1990’s motoring in Japan, for a few people, has recently increased in popularity, becoming somewhat of an abstract study into a very unique culture. A lot of what we see today, especially in drifting, is an amalgamation of trends and lifestyle cues from that era; things that we aren’t necessarily privy to (unless of course you were a teenager in Tokyo in 1995). Yuji Hasunuma, owner of Pro Shop Wave, was a prominent figure in the peak times of ‘hashiriya‘; a time where the older generation today, was growing up and exploring the world of motorsports. Despite the change in trends, Yuji and his shop is still around today in Kanagawa, and as a ‘tip of the hat’ to the age his generation loved, he began the Bari Dori Heaven events.
As the rain faded away, and the afternoon sun burned off the remaining clouds over the Speedway, some people hit the road to head back towards Tokyo. The little award ceremony we had towards the end went well. I’ve never really had to judge, or rank cars before (although we all do it silently), but despite the choices being difficult it was still pretty fun. Everyone was pretty stoked, and it was a good way to wrap up the meeting. Before everyone had left, we were able to gather some of the main FRS members and take some photos closer to the track. Hope you liked the coverage, and I look forward to holding a couple more of these in the next couple months. Enjoy the photos ~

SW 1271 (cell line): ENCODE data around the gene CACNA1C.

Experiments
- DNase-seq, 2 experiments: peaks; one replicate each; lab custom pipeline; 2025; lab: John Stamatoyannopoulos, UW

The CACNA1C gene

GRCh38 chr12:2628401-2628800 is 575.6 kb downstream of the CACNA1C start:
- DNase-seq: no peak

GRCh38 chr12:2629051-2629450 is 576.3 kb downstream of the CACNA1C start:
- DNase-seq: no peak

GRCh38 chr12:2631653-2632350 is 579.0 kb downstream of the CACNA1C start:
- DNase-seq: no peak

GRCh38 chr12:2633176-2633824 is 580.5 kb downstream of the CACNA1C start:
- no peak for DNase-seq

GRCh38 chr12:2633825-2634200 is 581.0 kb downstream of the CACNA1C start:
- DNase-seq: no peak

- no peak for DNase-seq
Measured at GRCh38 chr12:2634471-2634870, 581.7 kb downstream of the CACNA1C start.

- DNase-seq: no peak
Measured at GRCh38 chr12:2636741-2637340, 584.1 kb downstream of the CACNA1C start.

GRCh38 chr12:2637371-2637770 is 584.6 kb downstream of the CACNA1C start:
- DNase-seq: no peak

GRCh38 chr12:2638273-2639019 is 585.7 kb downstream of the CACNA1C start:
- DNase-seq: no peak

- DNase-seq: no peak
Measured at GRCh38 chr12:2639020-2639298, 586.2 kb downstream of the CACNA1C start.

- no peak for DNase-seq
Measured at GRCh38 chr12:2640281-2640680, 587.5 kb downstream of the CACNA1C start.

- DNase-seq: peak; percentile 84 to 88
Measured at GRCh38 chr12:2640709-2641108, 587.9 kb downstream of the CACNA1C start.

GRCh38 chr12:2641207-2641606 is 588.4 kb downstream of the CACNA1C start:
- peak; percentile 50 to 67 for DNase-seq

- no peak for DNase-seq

About halfway through our meeting, while I was across the lot taking some individual photos, I had heard an incredibly loud, distinct sound coming from off in the distance. As it grew closer, I got up and turned around to see a white S15 absolutely screaming down Fuji’s access road. I instantly knew it was a naturally aspirated SR because, well, there is really only one sound like that; it’s that perfect combination of awesome and obnoxious.